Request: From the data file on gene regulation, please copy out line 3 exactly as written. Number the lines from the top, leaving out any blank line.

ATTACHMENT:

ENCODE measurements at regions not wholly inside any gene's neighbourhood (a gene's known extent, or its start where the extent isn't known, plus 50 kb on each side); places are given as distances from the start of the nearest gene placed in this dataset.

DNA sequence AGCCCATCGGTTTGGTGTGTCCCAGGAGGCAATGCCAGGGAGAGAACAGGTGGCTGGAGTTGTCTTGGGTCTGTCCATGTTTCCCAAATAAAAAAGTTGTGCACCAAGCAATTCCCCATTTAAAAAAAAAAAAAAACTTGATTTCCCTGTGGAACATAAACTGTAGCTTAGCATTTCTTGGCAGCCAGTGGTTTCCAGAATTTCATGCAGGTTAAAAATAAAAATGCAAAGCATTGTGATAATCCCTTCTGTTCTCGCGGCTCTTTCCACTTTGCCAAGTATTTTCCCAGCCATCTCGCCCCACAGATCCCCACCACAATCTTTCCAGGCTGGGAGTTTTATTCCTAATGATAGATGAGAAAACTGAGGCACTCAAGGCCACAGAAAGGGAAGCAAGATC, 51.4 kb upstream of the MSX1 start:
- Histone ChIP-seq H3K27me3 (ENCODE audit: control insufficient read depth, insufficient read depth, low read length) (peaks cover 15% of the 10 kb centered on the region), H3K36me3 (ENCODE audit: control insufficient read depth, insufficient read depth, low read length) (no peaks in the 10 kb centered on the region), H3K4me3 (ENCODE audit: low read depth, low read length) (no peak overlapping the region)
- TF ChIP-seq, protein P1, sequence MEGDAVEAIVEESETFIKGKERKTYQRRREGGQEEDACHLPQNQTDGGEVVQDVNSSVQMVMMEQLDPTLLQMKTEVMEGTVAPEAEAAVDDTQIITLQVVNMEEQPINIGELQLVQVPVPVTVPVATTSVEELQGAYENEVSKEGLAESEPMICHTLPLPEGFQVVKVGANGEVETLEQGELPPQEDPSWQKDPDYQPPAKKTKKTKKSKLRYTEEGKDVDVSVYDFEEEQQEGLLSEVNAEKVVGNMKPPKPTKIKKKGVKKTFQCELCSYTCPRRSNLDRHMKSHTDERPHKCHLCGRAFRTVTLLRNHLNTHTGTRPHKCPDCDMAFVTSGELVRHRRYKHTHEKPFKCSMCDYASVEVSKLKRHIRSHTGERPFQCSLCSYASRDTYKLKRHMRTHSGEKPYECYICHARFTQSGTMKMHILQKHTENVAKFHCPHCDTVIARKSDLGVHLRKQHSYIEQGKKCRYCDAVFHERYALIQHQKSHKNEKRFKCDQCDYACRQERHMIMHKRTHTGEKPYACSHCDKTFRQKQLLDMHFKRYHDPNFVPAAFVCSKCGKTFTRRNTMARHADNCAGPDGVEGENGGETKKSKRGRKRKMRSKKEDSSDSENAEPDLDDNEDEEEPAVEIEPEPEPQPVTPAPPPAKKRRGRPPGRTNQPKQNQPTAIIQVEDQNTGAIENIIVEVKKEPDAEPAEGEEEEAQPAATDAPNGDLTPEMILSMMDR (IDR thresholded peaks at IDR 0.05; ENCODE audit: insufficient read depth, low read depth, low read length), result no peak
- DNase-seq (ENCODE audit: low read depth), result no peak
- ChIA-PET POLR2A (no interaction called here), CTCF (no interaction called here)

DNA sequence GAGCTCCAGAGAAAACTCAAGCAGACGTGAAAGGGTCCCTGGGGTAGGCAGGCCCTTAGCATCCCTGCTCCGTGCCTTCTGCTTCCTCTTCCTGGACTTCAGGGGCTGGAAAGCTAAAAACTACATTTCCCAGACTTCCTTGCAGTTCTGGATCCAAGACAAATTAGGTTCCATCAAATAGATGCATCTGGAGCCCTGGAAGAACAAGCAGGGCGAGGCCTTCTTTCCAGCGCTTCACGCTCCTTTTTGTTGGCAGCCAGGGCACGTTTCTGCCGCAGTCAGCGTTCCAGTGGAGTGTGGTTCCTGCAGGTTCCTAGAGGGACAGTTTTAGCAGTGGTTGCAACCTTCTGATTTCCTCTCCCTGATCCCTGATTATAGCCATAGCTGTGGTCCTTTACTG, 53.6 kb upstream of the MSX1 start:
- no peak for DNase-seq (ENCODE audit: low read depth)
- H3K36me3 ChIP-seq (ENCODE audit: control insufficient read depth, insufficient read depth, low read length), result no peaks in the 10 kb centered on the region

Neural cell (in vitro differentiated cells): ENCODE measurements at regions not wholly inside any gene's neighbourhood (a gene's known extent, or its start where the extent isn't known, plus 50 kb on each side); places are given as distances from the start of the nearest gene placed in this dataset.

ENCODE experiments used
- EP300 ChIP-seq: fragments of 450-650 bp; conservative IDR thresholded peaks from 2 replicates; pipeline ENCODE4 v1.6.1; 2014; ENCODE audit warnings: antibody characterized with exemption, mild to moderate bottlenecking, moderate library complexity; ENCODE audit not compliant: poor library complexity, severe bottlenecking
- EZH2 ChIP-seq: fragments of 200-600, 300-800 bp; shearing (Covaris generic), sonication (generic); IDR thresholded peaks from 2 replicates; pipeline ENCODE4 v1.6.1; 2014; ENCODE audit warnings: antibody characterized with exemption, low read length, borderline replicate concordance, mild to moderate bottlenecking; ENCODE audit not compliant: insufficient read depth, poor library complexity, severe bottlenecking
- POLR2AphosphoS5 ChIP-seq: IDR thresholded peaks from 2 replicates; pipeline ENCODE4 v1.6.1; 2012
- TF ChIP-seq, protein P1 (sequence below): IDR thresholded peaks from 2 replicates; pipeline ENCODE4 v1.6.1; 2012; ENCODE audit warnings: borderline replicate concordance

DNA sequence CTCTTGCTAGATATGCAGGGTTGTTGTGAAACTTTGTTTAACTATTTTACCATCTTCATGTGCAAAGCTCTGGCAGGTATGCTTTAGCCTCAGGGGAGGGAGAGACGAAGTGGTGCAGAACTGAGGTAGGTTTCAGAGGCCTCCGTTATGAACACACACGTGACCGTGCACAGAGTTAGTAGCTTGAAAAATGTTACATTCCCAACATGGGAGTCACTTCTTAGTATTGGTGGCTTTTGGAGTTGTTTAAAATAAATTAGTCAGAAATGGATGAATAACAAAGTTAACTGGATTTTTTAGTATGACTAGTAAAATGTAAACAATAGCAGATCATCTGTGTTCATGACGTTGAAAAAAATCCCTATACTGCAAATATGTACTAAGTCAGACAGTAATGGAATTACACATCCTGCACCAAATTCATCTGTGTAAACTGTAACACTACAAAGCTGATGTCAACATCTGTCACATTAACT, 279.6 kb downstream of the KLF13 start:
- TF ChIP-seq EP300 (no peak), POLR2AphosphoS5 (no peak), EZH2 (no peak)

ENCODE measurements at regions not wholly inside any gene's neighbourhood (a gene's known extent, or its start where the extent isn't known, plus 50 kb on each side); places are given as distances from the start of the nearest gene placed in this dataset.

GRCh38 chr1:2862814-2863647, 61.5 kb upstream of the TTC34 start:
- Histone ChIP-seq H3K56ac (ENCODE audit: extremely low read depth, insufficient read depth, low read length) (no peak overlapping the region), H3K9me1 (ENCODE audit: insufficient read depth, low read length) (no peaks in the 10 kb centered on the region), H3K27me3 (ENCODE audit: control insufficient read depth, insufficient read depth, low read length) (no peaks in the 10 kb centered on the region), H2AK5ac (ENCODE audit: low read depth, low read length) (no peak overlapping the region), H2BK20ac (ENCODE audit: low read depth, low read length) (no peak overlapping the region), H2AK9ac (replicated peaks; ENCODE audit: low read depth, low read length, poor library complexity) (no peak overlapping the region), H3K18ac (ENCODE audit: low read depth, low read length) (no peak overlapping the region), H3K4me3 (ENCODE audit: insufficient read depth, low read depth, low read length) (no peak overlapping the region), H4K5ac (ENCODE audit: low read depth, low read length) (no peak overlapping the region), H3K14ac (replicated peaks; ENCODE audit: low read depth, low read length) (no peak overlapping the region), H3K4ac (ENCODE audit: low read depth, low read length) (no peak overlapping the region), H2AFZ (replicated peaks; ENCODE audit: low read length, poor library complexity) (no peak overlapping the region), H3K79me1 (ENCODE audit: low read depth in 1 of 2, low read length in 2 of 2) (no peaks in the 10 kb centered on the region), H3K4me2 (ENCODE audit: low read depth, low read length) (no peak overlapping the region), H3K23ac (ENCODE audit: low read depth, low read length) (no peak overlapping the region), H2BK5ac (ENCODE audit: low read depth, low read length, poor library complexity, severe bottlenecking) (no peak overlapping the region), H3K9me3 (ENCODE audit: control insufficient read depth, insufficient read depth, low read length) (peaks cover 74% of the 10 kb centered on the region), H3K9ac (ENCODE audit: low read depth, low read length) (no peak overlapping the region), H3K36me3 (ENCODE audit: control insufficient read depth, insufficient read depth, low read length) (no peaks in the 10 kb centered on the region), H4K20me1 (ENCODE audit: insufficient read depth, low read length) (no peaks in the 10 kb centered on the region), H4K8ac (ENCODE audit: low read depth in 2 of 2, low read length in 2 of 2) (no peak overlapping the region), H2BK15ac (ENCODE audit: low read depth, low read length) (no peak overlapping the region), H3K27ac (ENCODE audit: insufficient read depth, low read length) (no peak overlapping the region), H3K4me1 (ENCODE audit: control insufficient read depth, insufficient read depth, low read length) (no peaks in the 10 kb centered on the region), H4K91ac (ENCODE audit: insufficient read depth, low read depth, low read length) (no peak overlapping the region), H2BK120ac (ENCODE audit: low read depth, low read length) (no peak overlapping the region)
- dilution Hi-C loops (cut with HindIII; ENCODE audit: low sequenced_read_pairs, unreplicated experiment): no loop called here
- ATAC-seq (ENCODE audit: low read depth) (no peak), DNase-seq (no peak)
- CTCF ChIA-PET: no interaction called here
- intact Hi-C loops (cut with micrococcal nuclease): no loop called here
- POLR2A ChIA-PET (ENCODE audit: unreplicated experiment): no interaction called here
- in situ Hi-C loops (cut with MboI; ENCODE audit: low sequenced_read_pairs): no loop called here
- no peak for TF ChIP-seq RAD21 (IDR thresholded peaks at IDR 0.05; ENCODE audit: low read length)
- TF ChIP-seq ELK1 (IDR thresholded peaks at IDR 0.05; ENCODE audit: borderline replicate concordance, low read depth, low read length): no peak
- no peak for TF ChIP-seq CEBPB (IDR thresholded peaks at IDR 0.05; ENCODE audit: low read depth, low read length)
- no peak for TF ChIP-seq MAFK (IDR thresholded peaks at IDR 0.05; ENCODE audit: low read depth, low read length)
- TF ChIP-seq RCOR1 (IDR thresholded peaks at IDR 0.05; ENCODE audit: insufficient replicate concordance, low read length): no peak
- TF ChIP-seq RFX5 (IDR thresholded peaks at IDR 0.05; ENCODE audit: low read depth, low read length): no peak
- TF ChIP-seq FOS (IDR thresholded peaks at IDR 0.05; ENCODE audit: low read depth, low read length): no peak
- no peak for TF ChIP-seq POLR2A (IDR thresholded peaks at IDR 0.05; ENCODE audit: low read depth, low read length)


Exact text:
- Histone ChIP-seq H3K27me3 (ENCODE audit: control insufficient read depth, insufficient read depth, low read length) (peaks cover 15% of the 10 kb centered on the region), H3K36me3 (ENCODE audit: control insufficient read depth, insufficient read depth, low read length) (no peaks in the 10 kb centered on the region), H3K4me3 (ENCODE audit: low read depth, low read length) (no peak overlapping the region)